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Browsing: Diary of John Adams, Volume 1


This foot note contained in document ADMS-01-01-02-0013-0001-0001
1. A gap of a year and a half, indicated by only a single blank page in the MS , separates this entry from the preceding one. But the interval had been a busy one for JA and a critical one in the relations between the Province of Massachusetts Bay and the British government. Soon after the annual Braintree town meeting in March 1768 (at which JA declined to stand again for selectman and was thanked for this services during the past two years), JA and his family moved “into the White House as it was called in Brattle Square,” formerly the residence of William Bollan (JA, Works , 2:210, note; Autobiography). On 28 Dec. his 2d daughter, Susanna, who lived only until 4 Feb. 1770, was born in this house and was baptized on New Year’s Day by Dr. Samuel Cooper at the Brattle Street Church ( HA2 , John Adams’s Book, Being Notes on a Record of the Births, Marriages and Deaths of Three Generations of the Adams Family, 1734–1807, Boston, 1934, p. 4–5). In the spring of 1769 he “removed to Cole Lane, to Mr. Fayerweathers House,” which he occupied for about a year (second entry of 21 Nov. 1772, below).
Though JA rode the circuit with his usual regularity during these eighteen months (and in Sept. 1768 traveled for the first time as far as Springfield, there meeting Joseph Hawley, with whom he was to form an enduring friendship), his most important cases were related to the current political disputes. One of these was his defense of Michael Corbet and three other sailors in May–June 1769 for the killing of Lt. Panton of the British navy; see entry of 23 Dec. 1769 and note, below. Still more spectacular was his earlier defense, in the winter of 1768–1769, of John Hancock against charges of smuggling. This action in personam grew out of but was distinct from the action in rem concerning Hancock’s sloop Liberty, condemned at the instance of the board of customs commissioners in the summer of 1768. “A painfull Drudgery I had of his cause,” JA wrote in his Autobiography. “There were few days through the whole Winter, when I was not summoned to attend the Court of Admiralty.” JA ’s stubborn and successful defense in a trial lasting five months was one of his major accomplishments as a lawyer, but the necessary notes and references concerning it may be deferred to his discussion of it in his Autobiography.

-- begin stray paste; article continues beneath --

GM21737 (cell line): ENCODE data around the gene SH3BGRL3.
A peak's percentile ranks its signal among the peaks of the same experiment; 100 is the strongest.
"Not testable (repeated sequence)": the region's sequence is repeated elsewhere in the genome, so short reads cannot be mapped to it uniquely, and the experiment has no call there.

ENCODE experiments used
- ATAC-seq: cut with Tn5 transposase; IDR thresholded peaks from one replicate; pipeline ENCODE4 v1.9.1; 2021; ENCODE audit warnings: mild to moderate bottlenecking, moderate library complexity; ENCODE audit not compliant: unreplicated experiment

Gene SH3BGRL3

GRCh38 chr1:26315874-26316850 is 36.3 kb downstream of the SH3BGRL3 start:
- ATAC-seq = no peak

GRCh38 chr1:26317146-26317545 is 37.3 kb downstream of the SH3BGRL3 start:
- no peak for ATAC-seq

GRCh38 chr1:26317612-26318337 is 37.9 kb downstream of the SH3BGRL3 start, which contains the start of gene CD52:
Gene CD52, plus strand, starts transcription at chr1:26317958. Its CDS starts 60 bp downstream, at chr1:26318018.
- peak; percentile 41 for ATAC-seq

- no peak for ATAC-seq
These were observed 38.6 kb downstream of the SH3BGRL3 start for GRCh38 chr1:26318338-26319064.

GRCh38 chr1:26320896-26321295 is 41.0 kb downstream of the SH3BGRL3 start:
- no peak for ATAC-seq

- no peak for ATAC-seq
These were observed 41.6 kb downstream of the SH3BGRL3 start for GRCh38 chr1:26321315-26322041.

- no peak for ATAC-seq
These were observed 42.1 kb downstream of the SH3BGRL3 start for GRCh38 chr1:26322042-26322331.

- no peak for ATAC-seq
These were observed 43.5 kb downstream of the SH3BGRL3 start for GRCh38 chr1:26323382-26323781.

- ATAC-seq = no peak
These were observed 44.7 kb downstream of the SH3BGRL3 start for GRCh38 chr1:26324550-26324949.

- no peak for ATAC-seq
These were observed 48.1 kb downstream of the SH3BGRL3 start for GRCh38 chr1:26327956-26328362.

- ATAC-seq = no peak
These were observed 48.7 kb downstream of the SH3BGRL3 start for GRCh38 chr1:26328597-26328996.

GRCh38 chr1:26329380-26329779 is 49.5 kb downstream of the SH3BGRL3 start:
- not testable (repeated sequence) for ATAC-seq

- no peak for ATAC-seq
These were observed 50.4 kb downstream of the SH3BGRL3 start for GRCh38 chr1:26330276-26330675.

In June 1768 and again in May 1769 JA was named on committees to prepare instructions for the Boston representatives to the General Court, and in both instances it was he who wrote the instructions. The first is mainly a protest against the seizure of the Liberty ( Works , 3:501–504). The second is a recital of a series of grievances suffered by the town as the result of the presence of British troops since the preceding autumn, and also from the formidable and growing power of the admiralty courts (same, p. 505–510).
Life was not made up exclusively of drama and drudgery. An entry in John Rowe’s Diary dated 4 Aug. 1769 begins: “fine Weather Din’d at John Champneys on A Pigy with the following Company—John Hancock, James Otis, John Adams,” and thirteen others, including Robert Auchmuty, the admiralty judge ( MS , MHi).